You can learn a lot about modern-day football from those comic strips of the 1970s and 1980s. No, really. Not from the idealism of Roy Race (of Roy of the Rovers) but from the pragmatism of the lesser known Jon Stark. Nomadic and mercenary, Stark appeared in the short-lived Scoop comic and was dubbed a “footballer of the future”. He’d pick up £250 per goal and a £1,000 match fee if his team won. He was a no win, no fee footballer.
OK, so those numbers require a few more noughts at the end and that “no win, no fee” bit has clearly been rethought but as a proto-modern footballer, Stark was pretty near the mark. I’m not talking about the full-length leather jacket, the checked flares or the mullet that was more Alan Biley (Google him) than Marouane Chamakh (and him) but rather the attitude of the 21st-century player.
Think José Bosingwa, the QPR defender on £65,000 a week and described by his boss, Harry Redknapp, as “average and overpaid” after he chose to “storm out” (copyright all newspapers) rather than sit on the bench when he was told he wouldn’t be starting. He only joined the club last summer.
Or, to go back a little further, how about the Chelsea player Winston Bogarde, who, unlike Bosingwa, was more than happy to sit on the bench so long as his club kept paying him. Bogarde sat on the bench a lot. And if he wasn’t on the bench, he was with the reserves or, just as likely, on the treatment table or at home on a Saturday afternoon. He started just four games in four years and picked up over £8m for his trouble. Take note, Jon Stark.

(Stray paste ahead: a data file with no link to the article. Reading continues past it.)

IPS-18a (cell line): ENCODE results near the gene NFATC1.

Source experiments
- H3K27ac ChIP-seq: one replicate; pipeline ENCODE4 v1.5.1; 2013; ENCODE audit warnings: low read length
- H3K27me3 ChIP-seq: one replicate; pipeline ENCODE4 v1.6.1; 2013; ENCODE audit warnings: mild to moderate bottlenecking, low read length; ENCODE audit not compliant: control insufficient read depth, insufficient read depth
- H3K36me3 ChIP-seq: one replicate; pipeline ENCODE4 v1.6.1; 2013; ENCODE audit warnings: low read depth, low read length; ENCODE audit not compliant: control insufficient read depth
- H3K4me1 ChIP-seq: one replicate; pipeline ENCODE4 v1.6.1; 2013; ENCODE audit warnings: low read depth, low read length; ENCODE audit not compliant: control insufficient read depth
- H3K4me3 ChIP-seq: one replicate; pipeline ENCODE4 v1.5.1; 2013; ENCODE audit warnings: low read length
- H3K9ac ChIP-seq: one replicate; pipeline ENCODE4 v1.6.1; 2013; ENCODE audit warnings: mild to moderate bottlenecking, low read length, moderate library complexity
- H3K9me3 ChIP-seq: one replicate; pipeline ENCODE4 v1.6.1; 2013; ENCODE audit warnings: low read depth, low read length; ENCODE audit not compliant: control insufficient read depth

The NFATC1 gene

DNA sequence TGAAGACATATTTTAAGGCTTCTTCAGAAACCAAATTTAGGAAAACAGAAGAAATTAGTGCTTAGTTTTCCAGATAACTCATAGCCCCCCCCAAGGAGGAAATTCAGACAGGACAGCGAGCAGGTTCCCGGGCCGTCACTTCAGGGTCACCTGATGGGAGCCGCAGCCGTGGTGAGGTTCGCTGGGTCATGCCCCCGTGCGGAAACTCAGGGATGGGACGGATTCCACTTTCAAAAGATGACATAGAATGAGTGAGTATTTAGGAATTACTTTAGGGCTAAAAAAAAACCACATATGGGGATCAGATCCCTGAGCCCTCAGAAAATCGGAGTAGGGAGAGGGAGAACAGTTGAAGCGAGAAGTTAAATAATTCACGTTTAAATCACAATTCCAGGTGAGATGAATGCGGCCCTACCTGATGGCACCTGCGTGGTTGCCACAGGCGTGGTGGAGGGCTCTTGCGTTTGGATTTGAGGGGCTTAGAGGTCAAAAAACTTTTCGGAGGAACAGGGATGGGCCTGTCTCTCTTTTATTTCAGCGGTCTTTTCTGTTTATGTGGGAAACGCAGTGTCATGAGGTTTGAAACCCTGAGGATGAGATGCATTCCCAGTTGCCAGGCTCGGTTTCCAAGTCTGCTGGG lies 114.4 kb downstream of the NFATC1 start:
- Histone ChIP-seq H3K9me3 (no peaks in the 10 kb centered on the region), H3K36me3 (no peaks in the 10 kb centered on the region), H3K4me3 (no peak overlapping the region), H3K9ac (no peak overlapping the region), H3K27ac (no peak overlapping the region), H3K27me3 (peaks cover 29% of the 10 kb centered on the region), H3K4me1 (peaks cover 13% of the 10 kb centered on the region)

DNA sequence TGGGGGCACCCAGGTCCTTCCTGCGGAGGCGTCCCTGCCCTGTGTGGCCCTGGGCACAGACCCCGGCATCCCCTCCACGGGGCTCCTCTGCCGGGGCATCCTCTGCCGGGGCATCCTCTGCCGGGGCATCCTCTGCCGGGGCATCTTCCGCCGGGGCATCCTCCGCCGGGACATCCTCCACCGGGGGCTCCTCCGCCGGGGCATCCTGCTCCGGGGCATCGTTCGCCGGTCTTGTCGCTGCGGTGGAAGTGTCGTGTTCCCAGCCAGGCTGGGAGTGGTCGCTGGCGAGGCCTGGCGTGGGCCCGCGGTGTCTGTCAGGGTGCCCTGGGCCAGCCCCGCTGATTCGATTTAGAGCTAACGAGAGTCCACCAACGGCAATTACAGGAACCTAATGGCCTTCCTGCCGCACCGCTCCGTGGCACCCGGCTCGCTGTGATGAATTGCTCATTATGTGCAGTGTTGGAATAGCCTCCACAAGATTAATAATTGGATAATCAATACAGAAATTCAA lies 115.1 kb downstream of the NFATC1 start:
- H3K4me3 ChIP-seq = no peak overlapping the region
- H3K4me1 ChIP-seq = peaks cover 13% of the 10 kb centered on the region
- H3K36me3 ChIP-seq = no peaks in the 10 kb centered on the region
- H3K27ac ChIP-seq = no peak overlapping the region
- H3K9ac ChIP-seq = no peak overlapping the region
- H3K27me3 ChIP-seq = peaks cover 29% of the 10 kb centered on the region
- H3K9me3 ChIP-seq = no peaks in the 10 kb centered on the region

Consider, too, the daily wage bills of some of the Premier League’s biggest clubs. Manchester City spend over £500,000 a day on staff salaries. Those at Chelsea, Man United and Arsenal come in at below £500,000 but not by that much.
You can begin to contemplate how a club can charge away supporters £62 – as Arsenal did when they played Manchester City on Sunday 13 January – and keep a straight face. More than 900 of those overpriced tickets were returned in protest and normal footballing rivalries were replaced by joined-up loathing.
Even the assistant referee (that’s a linesman to you, Roy and Jon) was sensitive to the financial burden. “They’ve paid £62 over there. Go and see them,” he told City’s Joleon Lescott at the final whistle.
Clearly, charging that price for a ticket is scandalous and indefensible. Yet so, too, was £5 to stand in the mid- and late 1980s, when £3 was the norm. Good luck to those fan groups lobbying to get prices down but remember normal market forces don’t apply here. Some 900 City fans chose to boycott the Arsenal match but more than twice as many chose not to. A banner held up by two fans who’d paid £124 between them read: “£62!! Where will it stop?” The answer to their question is in there somewhere.
Football is an obsession. At the Emirates that Sunday afternoon, eyes were drawn to a City fan dressed head to foot in sky blue and white: hat, two scarves tied à la Mancini, sky-blue tracksuit, sky-blue trainers with white flashes (box fresh) and what looked like an oversized, plastic lunch box (sky blue, naturally).
Mr City was conspicuous and proud and, judging by his weathered features, pre-dates Jon Stark. But I doubt he ever thought twice about paying his £62.